METHODSPreparation of liposomes

    Ion-containing liposomes were prepared using a modification of published methods (see referencesin Introduction). Egg phosphatidylcholine in hexane (Sigma Chemical Co) was evaporated todryness under vacuum and flushed with N2 gas. Ten millilitres of the solution to be entrapped withinthe liposomes were added to the dry lipid and mechanically shaken (Vortex) for 10 min. The milkylipid dispersion was then transferred to a pre-cooled plastic vial and sonicated (Branson) at highpower for 20 min under a continuous stream of N2. Local heating of the lipid suspension wasprevented by an ice-water cooling jacket and by intermittent sonication (20 sec min-'). At the endof 20 min, lipid suspensions generally had a clear, amber colour and further sonication had no effecton their appearance. This is indicative of the formation of small, unilamellar vesicles (liposomes)of20-50 nm diameter (e.g. Papahadjopoulos, 1970). After sonication the liposomes were centrifugedat 5000 g for 30 min at 04C (Sorvall RC 2-B refrigerated centrifuge) to remove Ti fragments fromthe sonifier probe. The supernatant was diluted 1:7 with the control Ringer solution and filteredwith an Amicon MMC unit under He gas at.440 for appropriate numbers (> 5) of sample volumes(see below) using Diaflo XM100 membranes. The liposomes were then gently warmed to roomtemperature and applied to the neuromuscular junction with a roller pump.The integrity of liposomes was evaluated by adding 45CaCl2 to the lipid suspension prior to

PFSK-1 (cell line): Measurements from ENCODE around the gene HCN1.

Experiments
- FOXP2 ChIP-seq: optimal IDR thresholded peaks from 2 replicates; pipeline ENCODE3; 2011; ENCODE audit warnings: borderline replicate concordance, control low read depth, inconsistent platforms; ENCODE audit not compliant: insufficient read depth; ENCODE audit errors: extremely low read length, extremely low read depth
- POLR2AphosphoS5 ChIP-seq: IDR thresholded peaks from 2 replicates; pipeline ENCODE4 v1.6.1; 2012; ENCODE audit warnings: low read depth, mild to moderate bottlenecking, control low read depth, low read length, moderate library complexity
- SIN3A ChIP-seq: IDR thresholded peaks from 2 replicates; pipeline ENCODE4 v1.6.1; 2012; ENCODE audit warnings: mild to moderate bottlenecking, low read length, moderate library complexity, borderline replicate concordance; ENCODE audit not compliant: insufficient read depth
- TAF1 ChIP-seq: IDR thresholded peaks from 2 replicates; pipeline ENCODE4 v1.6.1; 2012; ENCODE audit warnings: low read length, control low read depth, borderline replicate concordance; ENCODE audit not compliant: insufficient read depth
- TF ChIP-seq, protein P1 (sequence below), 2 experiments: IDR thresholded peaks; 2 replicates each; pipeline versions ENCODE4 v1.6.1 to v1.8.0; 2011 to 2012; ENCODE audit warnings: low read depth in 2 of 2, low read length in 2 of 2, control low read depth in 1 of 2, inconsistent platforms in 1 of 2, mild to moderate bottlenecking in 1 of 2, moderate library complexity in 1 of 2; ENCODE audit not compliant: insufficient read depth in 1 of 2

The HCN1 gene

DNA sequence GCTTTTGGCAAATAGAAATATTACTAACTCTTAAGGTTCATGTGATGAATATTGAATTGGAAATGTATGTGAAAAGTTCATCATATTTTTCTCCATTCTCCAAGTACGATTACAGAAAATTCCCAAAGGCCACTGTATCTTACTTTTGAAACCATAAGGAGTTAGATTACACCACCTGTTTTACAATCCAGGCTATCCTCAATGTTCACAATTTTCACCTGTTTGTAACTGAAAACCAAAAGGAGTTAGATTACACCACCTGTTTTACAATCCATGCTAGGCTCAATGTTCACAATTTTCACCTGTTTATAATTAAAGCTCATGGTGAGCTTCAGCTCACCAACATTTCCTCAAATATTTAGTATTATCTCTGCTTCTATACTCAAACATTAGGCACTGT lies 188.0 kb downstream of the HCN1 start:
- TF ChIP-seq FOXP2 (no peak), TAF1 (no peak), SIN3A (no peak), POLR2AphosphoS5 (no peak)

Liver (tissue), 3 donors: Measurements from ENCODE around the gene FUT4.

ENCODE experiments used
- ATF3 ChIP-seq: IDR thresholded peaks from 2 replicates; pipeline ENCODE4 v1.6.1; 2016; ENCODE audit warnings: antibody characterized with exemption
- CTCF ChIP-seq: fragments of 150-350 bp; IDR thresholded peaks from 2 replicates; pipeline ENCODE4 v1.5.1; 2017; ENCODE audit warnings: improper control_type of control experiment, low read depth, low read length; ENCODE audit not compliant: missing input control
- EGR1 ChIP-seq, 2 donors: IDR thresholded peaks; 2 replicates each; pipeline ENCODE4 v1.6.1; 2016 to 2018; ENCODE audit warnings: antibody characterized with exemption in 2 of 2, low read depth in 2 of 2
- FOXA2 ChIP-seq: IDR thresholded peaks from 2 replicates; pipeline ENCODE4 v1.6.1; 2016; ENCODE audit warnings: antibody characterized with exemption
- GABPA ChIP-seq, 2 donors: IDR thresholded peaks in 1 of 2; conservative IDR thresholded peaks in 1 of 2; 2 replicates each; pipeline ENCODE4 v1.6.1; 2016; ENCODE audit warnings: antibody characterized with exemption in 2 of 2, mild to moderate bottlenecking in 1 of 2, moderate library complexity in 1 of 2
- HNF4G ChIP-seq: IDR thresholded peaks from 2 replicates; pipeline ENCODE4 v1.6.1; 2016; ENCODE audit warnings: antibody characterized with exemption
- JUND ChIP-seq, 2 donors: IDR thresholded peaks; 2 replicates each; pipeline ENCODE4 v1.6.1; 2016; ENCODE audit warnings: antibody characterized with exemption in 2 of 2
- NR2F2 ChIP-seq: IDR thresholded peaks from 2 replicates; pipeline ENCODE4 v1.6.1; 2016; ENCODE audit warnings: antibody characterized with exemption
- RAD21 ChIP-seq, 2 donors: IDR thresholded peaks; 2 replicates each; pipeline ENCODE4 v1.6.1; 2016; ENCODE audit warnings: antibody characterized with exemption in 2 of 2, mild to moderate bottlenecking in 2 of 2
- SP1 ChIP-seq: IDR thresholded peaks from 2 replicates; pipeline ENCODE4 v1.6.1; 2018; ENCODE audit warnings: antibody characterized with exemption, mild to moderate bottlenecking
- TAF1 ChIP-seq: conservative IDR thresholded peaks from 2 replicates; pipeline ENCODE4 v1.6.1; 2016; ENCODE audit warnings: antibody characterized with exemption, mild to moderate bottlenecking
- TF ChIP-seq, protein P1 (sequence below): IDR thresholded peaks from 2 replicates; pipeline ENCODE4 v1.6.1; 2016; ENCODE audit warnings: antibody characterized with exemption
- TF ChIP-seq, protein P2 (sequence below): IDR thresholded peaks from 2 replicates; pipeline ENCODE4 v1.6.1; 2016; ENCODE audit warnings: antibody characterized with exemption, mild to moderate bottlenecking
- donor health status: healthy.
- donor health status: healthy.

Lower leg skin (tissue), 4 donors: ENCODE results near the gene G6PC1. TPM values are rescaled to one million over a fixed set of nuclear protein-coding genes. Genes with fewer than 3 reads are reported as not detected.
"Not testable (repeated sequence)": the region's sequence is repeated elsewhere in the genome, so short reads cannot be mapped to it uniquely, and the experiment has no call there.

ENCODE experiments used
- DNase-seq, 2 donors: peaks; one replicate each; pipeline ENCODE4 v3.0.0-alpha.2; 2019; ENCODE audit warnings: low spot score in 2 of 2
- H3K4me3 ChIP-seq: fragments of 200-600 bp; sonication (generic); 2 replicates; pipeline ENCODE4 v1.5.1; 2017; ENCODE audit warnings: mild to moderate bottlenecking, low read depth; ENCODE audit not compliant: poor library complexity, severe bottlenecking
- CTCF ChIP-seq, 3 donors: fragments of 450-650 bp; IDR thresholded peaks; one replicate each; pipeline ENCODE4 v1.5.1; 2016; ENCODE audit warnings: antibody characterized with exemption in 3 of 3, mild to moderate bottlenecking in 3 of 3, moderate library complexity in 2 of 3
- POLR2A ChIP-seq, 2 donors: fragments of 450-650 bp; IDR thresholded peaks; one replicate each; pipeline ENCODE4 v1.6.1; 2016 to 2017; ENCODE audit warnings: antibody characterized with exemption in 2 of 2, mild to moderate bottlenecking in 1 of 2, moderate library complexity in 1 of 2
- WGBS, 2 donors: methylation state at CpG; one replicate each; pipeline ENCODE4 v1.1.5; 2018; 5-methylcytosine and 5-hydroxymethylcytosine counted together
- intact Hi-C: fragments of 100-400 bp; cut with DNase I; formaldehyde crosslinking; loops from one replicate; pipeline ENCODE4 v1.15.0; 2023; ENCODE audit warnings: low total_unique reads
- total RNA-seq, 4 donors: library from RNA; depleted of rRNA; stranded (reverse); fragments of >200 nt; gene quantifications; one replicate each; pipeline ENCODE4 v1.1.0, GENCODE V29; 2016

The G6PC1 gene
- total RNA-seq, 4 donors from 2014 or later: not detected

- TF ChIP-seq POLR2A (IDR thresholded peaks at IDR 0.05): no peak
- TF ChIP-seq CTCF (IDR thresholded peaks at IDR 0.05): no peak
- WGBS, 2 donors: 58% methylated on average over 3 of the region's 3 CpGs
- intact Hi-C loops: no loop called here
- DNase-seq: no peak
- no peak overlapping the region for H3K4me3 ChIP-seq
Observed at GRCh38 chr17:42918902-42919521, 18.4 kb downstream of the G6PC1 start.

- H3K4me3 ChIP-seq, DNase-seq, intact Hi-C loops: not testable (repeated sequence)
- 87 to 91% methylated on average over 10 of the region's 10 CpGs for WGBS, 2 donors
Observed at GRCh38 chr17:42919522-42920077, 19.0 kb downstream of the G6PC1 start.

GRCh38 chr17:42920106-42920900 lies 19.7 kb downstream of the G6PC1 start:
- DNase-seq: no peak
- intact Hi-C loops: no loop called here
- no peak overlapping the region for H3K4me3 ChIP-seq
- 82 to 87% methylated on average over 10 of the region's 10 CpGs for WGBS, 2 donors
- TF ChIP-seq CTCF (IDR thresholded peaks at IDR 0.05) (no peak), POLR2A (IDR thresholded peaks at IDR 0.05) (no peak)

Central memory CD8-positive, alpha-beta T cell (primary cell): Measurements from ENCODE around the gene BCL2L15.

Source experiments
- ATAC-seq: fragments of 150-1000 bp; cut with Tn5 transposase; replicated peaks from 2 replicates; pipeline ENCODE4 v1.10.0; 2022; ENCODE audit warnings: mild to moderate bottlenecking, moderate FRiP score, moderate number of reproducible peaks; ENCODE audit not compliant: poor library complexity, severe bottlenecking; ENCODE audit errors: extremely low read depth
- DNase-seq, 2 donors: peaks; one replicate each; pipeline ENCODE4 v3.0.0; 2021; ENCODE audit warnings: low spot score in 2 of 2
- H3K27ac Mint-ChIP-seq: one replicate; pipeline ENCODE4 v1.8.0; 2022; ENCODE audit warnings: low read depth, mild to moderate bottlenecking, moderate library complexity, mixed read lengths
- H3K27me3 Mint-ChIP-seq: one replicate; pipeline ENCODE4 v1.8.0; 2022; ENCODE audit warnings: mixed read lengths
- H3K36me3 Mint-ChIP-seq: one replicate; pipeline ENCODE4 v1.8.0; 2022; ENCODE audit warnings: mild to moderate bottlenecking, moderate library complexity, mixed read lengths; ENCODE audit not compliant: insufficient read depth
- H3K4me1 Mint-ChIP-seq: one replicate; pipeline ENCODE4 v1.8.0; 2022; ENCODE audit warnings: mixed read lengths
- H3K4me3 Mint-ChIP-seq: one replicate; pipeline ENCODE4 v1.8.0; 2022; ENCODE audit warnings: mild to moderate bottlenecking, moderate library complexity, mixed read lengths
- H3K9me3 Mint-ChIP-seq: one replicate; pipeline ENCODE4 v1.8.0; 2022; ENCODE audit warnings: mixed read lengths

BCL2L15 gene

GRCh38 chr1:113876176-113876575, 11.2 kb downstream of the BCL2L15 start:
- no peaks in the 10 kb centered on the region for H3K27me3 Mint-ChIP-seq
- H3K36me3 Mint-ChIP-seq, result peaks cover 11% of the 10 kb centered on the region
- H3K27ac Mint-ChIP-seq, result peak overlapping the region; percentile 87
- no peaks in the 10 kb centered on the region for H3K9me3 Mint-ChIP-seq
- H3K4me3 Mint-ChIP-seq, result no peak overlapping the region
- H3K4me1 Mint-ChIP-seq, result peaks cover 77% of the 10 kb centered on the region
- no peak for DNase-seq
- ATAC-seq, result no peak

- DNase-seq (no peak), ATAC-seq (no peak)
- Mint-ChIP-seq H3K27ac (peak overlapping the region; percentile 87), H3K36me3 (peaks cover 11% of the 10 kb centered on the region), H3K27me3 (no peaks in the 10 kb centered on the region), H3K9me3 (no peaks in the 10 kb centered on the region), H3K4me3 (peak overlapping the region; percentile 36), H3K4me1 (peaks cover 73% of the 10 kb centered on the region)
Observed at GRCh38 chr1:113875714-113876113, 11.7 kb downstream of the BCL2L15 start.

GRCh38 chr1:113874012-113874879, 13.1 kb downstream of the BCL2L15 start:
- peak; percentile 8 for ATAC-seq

sonication and then filtering the sonicated liposomes. It was found that after approximately fivesample volumes had been filtered, radioactivity declined to a constant level, suggesting thatliposomes were intact and not leaking their 45CaC12 contents and that this method was efficientlyremoving extraliposomal divalent cation. The removal of extraliposomal Ca was assayed directlyin some experiments. This confirmed that five sample volumes were sufficient to remove extra-liposomal Ca.

    Composition ofsolutionThe control Ringer solution used for liposome filtration and for bathing frog neuromuscular

    junctions contained (mM): CaCl2, 0 3-04; MgCl2, 1-2, NaCl, 115; KCl, 2; HEPES (N-2-hydroxyethylpiperazine-N'-2-ethanesulphonic acid), 2 (pH 7 1); and neostigmine bromide (1 mgl7-). Thevarious ionic solutions encapsulated within liposomes were as follows: 80 mM-CaCl2 (80 mM-Caliposomes); 80mM-MgCl2 (80 mM-Mg liposomes); 50 mM-CaCl2 + 45 mM-KCI (Ca liposomes); 50 mM-CaCI2 + 30mM-MgCl2 (Ca + Mg liposomes). All solutions were buffered with 2 mM-HEPES, adjustedto pH 7-1 using KOH. As KCl liposomes do not affect evoked ACh secretion (Rahamimoffet at. 1978),KCI was used when necessary to maintain the liposomes isotonic to the Ringer solution. Forliposomes made from multivalent cations other than Ca or Mg (e.g. Mn, Co or La), lowerconcentrations of the cation were employed because of the higher affinity and lower solubility ofthese agents (see references in Results).

    Electrophy8iological detailsCutaneous pectoris nerve-muscle preparations of frog (Rana pipiens) were dissected and

    superfused with flowing Ringer solution. Preparations were transilluminated by a fibre opticssystem similar to that described by Dreyer & Peper (1974). Such illumination, in conjunction with